Msgr. Peter Janser, S.V.D.
Peter Janser was born at Mittelbexbach, Palatinate, Saar District, on November 9th, 1878, the eldest of nine children. He later entered the Mission House at Steyl, Holland. Twelve years later, having finished his one year novitiate and the requisite studies, he was ordained a priest in the Society of the Divine Word on February 9th, 1902, at St. Gabriel's, near Vienna.
With this date began a missionary career characterized by a variety of places, kinds of work, and offices. During part of that first year after his ordination, the young Father Janser taught Latin classes in the preparatory Mission House at St. Wendel's. In October of the same year he was appointed Secretary and Assistant Procurator of the General Procure of the Society at the Mother House in Steyl. 1904 found him also the Assistant Prefect of the students at the Mother House. But within a year Father Janser was sent to the new foundation of the Society in America, at that time St. Joseph's Technical School at Shermerville, now Techny.
With this appointment a new and eventually most important phase of his missionary career was to begin. He arrived in the United States in September of 1905. After spending several months in the study of English, he was appointed Assistant Prefect of the Industrial School, and one year later Assistant to the Superior of the institution.
Father Janser brought with him a considerable part of the enthusiasm for the Foreign Mission work that had taken hold of the soul of the Catholic population of Germany. Steeped in his own enthusiasm, Father Janser soon realized how little the Church in the United States had been affected by this new and over-flowing zeal so prominent in Europe. Though there was practically nothing to substantiate his hopes and plans to make the United States mission-minded, he sensed, almost with the sense of a diviner, the possibilities of this sleeping giant if only it could be roused and put to work for the salvation of people in other countries.
Because of this conviction Father Janser determined to give America eventually its first Mission Seminary. In numerous articles in the press, in lectures and speeches in parishes and meetings, in personal interviews with ecclesiastics and influential lay people, he tried to loosen the soil into which he eventually could drop the seed of the mission idea. In 1911 Maryknoll opened its first American Mission House. In 1912 Father Janser opened the second Mission House of the Society of the Divine Word, this time in Girard, near Erie, Pennsylvania. He was at that time also made Rector of the new foundation. Four years later, after it had taken root and was able to support itself, Father Janser was recalled from Girard and for several years was Procurator for both house and province. In 1919 he received his appointment as Provincial of the American Province.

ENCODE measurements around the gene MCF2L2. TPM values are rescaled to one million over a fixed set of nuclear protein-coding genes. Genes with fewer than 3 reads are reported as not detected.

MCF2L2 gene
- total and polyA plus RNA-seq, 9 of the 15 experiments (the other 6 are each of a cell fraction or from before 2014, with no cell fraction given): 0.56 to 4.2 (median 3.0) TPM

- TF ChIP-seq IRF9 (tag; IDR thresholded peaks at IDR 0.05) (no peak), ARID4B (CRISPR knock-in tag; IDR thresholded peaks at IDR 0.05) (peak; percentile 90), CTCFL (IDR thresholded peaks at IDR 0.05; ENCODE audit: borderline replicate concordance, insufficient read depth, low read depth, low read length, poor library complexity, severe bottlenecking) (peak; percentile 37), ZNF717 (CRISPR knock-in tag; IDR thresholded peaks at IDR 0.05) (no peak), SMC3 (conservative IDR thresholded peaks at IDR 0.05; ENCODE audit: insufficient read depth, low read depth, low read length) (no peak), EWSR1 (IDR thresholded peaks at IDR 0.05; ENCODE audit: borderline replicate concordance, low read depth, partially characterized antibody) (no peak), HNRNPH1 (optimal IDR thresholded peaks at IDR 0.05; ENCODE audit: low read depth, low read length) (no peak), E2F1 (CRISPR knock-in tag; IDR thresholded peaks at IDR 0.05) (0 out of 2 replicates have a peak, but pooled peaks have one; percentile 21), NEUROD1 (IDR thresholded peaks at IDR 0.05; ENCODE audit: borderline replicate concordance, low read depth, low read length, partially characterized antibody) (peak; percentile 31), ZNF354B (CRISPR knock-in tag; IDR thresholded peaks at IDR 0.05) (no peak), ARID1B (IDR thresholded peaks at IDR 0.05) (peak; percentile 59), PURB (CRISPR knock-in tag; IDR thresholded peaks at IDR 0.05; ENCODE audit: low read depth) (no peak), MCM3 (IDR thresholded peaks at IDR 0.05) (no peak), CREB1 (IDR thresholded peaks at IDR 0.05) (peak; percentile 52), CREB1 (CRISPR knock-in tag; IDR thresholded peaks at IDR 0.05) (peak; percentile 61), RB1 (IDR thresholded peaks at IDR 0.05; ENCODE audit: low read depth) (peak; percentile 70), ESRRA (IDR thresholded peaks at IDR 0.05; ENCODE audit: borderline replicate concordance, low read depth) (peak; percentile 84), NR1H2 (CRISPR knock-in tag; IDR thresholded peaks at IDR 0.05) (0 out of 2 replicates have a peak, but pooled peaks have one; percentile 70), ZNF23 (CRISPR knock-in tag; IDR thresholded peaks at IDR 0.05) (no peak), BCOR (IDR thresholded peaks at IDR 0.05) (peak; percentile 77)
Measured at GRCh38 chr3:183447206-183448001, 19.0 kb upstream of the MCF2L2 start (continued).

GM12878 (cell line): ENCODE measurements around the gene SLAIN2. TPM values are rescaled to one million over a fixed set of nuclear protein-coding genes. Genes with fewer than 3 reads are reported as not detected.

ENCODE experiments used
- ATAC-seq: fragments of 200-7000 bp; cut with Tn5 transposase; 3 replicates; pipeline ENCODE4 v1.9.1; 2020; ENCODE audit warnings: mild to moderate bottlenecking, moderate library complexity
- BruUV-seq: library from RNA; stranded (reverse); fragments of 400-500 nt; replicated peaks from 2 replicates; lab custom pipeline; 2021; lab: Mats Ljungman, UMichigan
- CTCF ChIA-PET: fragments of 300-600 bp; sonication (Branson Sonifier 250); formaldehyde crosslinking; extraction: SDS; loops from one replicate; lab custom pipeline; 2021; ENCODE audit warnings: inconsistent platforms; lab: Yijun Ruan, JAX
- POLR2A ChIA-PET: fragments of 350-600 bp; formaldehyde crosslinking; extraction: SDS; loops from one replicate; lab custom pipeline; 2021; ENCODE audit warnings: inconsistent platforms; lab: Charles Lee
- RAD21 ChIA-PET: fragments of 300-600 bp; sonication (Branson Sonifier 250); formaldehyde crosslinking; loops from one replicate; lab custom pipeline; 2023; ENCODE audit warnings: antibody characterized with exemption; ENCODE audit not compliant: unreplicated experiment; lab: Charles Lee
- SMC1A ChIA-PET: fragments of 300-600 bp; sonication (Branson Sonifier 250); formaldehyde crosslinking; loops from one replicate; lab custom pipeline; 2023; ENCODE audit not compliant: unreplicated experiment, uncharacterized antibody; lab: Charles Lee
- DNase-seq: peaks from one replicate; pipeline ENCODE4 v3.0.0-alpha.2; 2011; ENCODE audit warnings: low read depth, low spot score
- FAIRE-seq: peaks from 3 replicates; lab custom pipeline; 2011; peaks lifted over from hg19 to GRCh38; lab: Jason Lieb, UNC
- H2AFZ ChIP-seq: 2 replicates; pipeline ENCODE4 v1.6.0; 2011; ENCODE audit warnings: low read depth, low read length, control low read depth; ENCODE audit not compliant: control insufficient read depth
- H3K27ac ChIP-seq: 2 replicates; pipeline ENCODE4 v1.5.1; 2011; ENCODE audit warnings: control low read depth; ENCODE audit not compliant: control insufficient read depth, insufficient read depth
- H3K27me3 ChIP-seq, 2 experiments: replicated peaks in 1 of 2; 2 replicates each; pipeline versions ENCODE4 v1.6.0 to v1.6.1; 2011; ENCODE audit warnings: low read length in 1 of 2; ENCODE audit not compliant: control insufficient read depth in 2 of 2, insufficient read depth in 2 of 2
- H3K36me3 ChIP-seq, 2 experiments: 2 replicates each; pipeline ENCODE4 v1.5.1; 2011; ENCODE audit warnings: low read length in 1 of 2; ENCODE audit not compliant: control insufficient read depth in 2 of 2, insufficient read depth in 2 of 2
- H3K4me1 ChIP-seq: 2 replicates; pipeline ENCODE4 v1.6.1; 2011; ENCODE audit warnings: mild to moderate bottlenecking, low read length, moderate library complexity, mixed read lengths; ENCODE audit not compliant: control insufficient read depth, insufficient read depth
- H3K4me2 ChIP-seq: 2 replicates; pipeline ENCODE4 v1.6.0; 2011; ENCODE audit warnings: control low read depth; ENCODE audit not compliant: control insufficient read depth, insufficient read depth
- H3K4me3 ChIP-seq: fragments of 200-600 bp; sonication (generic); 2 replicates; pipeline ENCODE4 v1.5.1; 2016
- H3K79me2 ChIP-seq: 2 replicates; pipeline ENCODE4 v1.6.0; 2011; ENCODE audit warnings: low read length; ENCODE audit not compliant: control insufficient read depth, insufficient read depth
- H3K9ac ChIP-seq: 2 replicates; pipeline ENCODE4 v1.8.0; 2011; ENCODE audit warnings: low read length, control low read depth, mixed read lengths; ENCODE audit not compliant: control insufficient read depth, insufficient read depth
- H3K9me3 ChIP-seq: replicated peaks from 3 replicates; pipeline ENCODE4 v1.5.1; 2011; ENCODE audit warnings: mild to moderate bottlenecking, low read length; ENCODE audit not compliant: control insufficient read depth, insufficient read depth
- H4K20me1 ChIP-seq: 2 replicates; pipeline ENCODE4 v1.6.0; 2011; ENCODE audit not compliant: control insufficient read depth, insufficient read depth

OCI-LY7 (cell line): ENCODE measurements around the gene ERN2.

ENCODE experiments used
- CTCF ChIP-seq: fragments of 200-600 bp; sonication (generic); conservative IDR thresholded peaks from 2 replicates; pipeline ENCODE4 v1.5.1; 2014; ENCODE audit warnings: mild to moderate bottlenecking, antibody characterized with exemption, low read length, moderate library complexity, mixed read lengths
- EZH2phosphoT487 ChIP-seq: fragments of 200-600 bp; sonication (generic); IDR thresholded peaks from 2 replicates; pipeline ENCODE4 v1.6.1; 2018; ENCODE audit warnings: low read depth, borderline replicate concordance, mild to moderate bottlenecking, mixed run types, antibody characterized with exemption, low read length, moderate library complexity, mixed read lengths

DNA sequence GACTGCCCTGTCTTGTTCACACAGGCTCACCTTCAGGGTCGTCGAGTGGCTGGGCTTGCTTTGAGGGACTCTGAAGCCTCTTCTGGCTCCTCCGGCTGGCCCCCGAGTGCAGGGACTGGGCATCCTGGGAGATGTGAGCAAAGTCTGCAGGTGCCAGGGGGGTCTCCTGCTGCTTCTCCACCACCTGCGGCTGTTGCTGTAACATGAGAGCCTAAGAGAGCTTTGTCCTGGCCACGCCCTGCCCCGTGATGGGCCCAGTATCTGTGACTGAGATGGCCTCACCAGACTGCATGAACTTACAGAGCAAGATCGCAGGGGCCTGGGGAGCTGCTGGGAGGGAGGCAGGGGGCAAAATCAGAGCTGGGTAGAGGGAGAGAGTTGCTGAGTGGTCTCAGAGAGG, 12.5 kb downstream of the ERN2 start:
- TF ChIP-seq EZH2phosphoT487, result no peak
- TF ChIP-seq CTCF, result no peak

Starting new foundations became his metier. In 1924 he was ordered to Shanghai to organize a general procure for the far-flung mission districts of the Society in China. After six years of fruitful work in Shanghai, he was, then ordered to proceed to England, there to organize the beginning which the Society intended to make for eventual expansion into the British Empire. In 1932 he was appointed superior of the newly organized mission work in India. On 11 July 1935 he was appointed Prefect Apostolic of Indore, an office which he held through the following ten troublesome years. Finally in November, 1945, weakened health compelled him to return to Europe. He petitioned the authorities to relieve him of his office and work, but it was only in 1947 that superiors eventually granted his petition to be allowed to resign.
Since then his health, at least for longer periods of time, was never again satisfactory. For years he specialized in giving retreats, especially to religious communities. In 1952 he had celebrated his golden jubilee; and to crown his joy, this year on April 26th he was able to take part in the golden jubilee celebration of the first Mission House which he had founded. On this day, as he looked back over the fruit of his work — more than 400 missionary priests ordained, four Bishops who were former students of his foundations, and instead of the one, at first doubtful, undertaking, eleven S.V.D. Mission Houses or seminaries in the United States — he must have realized that he had fulfilled a great mission in his faithful life's work. Msgr. Peter Janser died rather suddenly at St. Therese's Hospital, Waukegan, Illinois, on Monday, May 4th, 1959, after suffering for some time from a lingering illness.